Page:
He resurfaced in early May with another email from staff, obtained by The Australian Financial Review.
“I am delighted to be back after a few weeks break… Thank you all for your patience on communications since we announced our future structure,” he wrote.
“Over the past month, our new leadership team has worked hard to identify the structure, roles and responsibilities that lie under the leadership team across Nuix.”
Key personnel continue to go out
The May 4 staff email discussed a presentation made at a Macquarie conference the day before where he had outlined the new strategy to investors along with a trading update.
“My key message to the audience – and which I pass on to you – is that the strategy we have built and our three horizons are positioned to set us up for future success, reigniting revenue growth for Nuix,” said- he writes. .
The presentation at the Macquarie conference went like a lead balloon. By May 16, Nuix shares had fallen to $1.02. It now trades at $1 a share.
Against this backdrop, Nuix has continued to lose key personnel at a time when it cannot afford it, as its competitors capitalize on the damage to its brand and reputation.
Some have defected to the competition. Among them, Simon Barnier, considered one of the most successful salespeople in the APAC region of Nuix.
Barnier left in February to become vice president for Asia-Pacific and Japan at Reveal Brainspace, a Nuix competitor. Enzo Lisciotto, who led Nuix’s eDiscovery in the APAC region, also joined Reveal, as did Sam Mather, director of strategic accounts in London.
In other moves, Abdeslam Afras, executive vice president of investigations, a key market for Nuix, left in March, a year after joining to much fanfare.
Others have left Nuix’s research and development function. Although he hired staff to plug the holes caused by a cost reduction campaign before the float, the loss of institutional memory is palpable, according to those in the know.
Some current and former staff say the organizational structure has been poorly communicated within the organization, which has fueled further disengagement. They expect more departures in the next fiscal year, in stark contrast to the picture painted in a five-star posting on online employer review website Glassdoor in May.
The post, recorded as coming from the CEO, describes Nuix as “a great company with great people” and lists the pros as “great people and awesome technology” and the cons as “lots of opportunities for change.”
Over the past few weeks, morale plummeted further as it became apparent that an important part of the new strategy to drive top line growth was to dramatically increase product prices across the board, in some cases by almost 200%.
An updated price list communicated to the sales teams a few weeks ago shows that customers will be slugged out from July. This sent shockwaves through teams as they tried to build a narrative on how to sell the new fares to customers.
Raising prices is a valid business strategy if managed correctly, but huge price increases are risky, especially in an environment where competitors such as Relativity and Reveal are making inroads.
It’s even riskier when one of Nuix’s goals is to restore trust between stakeholders. In a memo to staff in February, Rubinsztein said, “When we talk about trust, we are talking about rebuilding trust with our employees, our customers and our shareholders…with our customers, we have the opportunity to become more customer-focused. customer. . To build our future around how we deal with their issues alongside them.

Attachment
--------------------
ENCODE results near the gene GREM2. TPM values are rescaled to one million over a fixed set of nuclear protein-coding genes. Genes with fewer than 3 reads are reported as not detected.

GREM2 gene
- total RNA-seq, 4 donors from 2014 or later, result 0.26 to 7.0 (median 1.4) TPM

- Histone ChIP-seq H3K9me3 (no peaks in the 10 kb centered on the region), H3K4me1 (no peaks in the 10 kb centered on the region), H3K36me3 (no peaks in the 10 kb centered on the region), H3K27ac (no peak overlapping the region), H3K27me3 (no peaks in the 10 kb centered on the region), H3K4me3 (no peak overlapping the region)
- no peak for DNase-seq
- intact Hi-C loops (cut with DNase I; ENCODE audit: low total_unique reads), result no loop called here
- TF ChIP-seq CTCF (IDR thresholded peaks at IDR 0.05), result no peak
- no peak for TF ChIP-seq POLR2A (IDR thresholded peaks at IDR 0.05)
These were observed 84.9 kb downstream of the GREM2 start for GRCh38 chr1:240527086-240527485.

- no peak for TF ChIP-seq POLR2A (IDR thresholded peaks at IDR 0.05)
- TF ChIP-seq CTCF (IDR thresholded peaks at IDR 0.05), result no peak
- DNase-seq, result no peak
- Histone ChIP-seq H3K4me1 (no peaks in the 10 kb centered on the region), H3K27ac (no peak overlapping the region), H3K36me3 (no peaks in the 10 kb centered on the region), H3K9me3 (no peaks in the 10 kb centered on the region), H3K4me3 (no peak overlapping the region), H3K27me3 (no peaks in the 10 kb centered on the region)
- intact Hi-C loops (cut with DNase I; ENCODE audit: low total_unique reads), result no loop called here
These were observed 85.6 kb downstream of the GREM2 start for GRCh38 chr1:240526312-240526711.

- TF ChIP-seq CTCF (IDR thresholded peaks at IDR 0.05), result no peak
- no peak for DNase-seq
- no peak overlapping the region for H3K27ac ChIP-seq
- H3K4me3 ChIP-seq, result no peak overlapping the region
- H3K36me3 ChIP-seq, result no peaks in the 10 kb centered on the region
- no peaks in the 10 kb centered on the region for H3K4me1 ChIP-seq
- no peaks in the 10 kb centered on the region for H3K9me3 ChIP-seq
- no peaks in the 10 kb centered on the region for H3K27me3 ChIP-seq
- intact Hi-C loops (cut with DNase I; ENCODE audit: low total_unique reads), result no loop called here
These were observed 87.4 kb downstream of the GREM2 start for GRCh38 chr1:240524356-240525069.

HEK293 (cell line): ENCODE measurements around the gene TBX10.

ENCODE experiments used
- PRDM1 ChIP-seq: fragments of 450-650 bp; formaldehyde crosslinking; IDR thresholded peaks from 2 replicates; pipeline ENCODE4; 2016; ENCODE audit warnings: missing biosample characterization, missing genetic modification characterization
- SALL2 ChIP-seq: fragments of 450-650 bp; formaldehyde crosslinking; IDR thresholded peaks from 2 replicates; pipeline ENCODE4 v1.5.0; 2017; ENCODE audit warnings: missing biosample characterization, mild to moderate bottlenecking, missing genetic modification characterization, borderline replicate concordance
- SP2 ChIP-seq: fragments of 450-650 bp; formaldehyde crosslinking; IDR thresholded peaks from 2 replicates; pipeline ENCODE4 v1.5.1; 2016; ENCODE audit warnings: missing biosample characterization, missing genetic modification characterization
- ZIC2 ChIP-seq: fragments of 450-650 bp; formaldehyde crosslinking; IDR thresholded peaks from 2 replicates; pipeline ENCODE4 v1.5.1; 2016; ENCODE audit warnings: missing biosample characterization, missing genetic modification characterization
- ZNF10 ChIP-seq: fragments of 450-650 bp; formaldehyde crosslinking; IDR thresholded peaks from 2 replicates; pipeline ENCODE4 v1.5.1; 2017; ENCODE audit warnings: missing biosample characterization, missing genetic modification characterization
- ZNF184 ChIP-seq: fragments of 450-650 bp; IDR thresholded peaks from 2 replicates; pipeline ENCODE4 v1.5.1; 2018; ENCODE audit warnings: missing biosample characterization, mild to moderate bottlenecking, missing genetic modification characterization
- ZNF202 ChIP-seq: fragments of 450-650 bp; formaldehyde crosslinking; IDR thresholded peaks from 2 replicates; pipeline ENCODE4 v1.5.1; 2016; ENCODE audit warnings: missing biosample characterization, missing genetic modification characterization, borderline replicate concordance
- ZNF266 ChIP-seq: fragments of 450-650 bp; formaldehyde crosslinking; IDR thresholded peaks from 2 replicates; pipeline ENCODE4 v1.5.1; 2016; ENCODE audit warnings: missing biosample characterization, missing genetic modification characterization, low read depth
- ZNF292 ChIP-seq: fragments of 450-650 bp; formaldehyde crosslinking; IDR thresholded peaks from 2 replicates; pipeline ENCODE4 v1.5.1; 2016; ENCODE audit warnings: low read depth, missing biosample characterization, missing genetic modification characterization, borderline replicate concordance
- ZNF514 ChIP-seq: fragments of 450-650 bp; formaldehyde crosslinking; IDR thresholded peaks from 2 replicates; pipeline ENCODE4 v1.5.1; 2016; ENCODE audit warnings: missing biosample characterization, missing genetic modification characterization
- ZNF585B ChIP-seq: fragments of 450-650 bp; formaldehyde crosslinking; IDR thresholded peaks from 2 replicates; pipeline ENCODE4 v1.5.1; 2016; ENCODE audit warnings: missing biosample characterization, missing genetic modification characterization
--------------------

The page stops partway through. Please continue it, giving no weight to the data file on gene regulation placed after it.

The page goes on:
Forcing price increases of this magnitude on customers was likened to sending the sales team to the wolves.
Investors are flying blind
Investors are also struggling to trust Nuix after they were sucked into believing it was a growth stock when the stark reality was that its earnings were falling and its costs were rising. The company faces a myriad of litigation and legal issues, as well as the monumental threat of legal action from former CEO Eddie Sheehy, which will soon come to a head.
As one investor put it in March last year, Nuix was lipstick on a pig.
Fast forward to today and investors are probably flying blind because the company has refused to provide the market with specific earnings forecasts for this year.
A market update in May is not enough. Understandably, Nuix is unwilling to provide market-specific guidance, given its history of failing to meet pre-IPO budgets, failure to meet prospectus forecasts, and a series of post-IPO downgrades. floating. But that’s cold comfort for shareholders.
Leaked documents late last year reveal that Nuix had set itself a base budget of $190 million for 2022. It’s unclear if it readjusted that number, but if first-half results – and its most recent update in May – are a guide. , it would need to generate more than $100 million in the second half, well beyond what it has ever achieved in a seasonally milder period.
A series of questions have been sent to Nuix. In a statement, he said management remains focused on its strategic refresh, sales excellence and the ongoing shift to a software-as-a-service model for the Nuix engine and products.
He said, “Nuix is focused on returning to growth by driving growth of existing customers and winning new customers.”
In response to price increases, he said that with rising inflation around the world, it was natural for organizations to consider their prices.
He said hiring and retaining staff remained a key objective.
Given that Rubinsztein’s $2 million signing bonus in five-year performance rights is only worth a fraction of that, shareholders hope, more than anything, that he’s motivated to make a U-turn.
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